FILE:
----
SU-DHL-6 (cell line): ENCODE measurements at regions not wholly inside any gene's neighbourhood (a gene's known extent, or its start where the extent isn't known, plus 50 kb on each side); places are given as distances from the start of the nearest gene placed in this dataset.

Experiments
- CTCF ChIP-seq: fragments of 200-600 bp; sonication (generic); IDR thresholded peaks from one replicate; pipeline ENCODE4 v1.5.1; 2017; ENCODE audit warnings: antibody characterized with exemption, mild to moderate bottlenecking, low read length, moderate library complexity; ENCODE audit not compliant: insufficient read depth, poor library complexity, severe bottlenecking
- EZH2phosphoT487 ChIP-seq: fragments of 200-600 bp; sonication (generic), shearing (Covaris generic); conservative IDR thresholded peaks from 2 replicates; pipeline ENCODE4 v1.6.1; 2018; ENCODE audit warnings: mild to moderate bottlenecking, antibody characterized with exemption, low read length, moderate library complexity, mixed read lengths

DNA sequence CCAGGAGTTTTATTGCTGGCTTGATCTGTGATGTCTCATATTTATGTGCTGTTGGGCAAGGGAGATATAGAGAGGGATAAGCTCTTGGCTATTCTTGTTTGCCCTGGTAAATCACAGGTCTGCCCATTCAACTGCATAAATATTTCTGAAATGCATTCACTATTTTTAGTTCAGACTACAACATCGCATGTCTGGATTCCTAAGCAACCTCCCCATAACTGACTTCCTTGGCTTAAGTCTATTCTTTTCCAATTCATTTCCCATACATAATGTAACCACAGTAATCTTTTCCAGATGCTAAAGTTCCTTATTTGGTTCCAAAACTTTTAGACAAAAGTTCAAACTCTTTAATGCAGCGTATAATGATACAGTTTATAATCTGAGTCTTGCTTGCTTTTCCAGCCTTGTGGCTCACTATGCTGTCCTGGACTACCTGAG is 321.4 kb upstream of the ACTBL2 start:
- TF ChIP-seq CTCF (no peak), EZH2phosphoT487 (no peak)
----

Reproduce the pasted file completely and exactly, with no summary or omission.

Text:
SU-DHL-6 (cell line): ENCODE measurements at regions not wholly inside any gene's neighbourhood (a gene's known extent, or its start where the extent isn't known, plus 50 kb on each side); places are given as distances from the start of the nearest gene placed in this dataset.

Experiments
- CTCF ChIP-seq: fragments of 200-600 bp; sonication (generic); IDR thresholded peaks from one replicate; pipeline ENCODE4 v1.5.1; 2017; ENCODE audit warnings: antibody characterized with exemption, mild to moderate bottlenecking, low read length, moderate library complexity; ENCODE audit not compliant: insufficient read depth, poor library complexity, severe bottlenecking
- EZH2phosphoT487 ChIP-seq: fragments of 200-600 bp; sonication (generic), shearing (Covaris generic); conservative IDR thresholded peaks from 2 replicates; pipeline ENCODE4 v1.6.1; 2018; ENCODE audit warnings: mild to moderate bottlenecking, antibody characterized with exemption, low read length, moderate library complexity, mixed read lengths

DNA sequence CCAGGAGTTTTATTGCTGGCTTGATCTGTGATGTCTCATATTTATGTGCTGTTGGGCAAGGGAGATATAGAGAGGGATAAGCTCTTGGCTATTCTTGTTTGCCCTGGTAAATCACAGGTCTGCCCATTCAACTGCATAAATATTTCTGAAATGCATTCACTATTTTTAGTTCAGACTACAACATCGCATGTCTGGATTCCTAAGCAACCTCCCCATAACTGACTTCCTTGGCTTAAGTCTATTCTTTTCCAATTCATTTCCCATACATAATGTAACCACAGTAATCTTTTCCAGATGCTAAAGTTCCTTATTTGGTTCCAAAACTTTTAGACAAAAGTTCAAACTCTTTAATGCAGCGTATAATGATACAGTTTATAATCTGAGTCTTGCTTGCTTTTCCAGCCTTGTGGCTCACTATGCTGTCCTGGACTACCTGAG is 321.4 kb upstream of the ACTBL2 start:
- TF ChIP-seq CTCF (no peak), EZH2phosphoT487 (no peak)